Several thousand Occupy movement protestors shut down the Port of Oakland yesterday, a week after Oakland police attacked the protest with tear gas and, allegedly, flashbang grenades and rubber bullets. Big news story.

On the Twitter, CUNY’s C.W. Anderson marvels at how The Wall Street Journal frames it:

Wow. This #WSJ article on #occupyoakland really is the tops. If you want a lesson on media framing, here it is. on.wsj.com/sh1Z7s

“largely fizzled” “protesters became unruly” “raising questions about the breadth of … support” “Some expressed disappointment.”

Indeed. Here’s the Journal’s lede:

The Occupy Oakland protesters’ call for a general strike Wednesday largely fizzled as organizers failed to rally significant support from unions, but protesters brought operations at the Port of Oakland to a halt.

By contrast, here’s The New York Times:

Thousands of Occupy Oakland protesters expanded their anti-Wall Street demonstrations on Wednesday, marching through downtown, picketing banks and swarming the port. By early evening, port authorities said maritime operations there were effectively shut down.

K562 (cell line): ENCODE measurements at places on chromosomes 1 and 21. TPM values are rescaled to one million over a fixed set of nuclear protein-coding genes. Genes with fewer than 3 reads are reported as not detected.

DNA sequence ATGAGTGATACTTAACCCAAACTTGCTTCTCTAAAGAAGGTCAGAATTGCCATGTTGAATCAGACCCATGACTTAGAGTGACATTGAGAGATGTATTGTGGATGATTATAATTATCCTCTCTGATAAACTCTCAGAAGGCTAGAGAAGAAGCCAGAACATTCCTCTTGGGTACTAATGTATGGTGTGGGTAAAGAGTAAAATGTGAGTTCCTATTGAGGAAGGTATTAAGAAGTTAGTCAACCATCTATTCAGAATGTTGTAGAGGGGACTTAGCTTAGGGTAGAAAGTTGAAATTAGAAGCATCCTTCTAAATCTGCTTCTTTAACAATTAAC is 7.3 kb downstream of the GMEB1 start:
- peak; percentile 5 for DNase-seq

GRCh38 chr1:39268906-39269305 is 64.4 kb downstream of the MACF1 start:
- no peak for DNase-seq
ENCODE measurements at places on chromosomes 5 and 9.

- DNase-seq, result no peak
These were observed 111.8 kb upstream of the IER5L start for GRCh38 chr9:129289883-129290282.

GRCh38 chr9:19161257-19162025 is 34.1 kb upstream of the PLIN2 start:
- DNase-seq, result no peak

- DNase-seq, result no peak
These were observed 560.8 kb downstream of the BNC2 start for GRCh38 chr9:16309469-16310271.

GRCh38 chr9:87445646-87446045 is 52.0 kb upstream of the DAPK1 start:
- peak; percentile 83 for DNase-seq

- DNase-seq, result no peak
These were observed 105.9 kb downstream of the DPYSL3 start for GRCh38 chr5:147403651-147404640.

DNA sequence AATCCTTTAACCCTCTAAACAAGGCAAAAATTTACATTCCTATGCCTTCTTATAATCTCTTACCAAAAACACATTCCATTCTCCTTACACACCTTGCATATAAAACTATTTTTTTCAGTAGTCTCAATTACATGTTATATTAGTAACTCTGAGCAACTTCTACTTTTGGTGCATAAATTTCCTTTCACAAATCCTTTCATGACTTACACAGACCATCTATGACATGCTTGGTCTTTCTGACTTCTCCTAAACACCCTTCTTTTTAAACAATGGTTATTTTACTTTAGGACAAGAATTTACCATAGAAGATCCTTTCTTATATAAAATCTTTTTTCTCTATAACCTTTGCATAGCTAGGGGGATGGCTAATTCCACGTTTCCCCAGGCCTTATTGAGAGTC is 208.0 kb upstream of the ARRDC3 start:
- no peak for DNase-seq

The Los Angeles Times:

Thousands of demonstrators chanted, marched, danced and waved signs Wednesday during a general strike called by Occupy Oakland, a largely peaceful protest that snarled downtown streets, rerouted buses, closed the busy port and drew hundreds of teachers and city workers from classrooms and offices.

The San Francisco Chronicle:

Thousands of people jammed into downtown Oakland on Wednesday for a general strike called by Occupy Oakland to protest economic inequity and corporate greed - then marched en masse to the Port of Oakland and shut it down.

That a general strike from a month-old movement failed to shut down all parts of the city is pretty unsurprising, and it’s not your lede. That it shut down a major hub of economic activity is.

And it’s not just the Journal’s lede that’s all screwy.

The rest of the 400-word story, as Anderson points out, tries to downplay the significance of seven thousand people on the streets of a major city shutting down its port.

Not good.


If you'd like to get email from CJR writers and editors, add your email address to our newsletter roll and we'll be in touch.

Ryan Chittum is a former Wall Street Journal reporter, and deputy editor of The Audit, CJR's business section. If you see notable business journalism, give him a heads-up at rc2538@columbia.edu. Follow him on Twitter at @ryanchittum.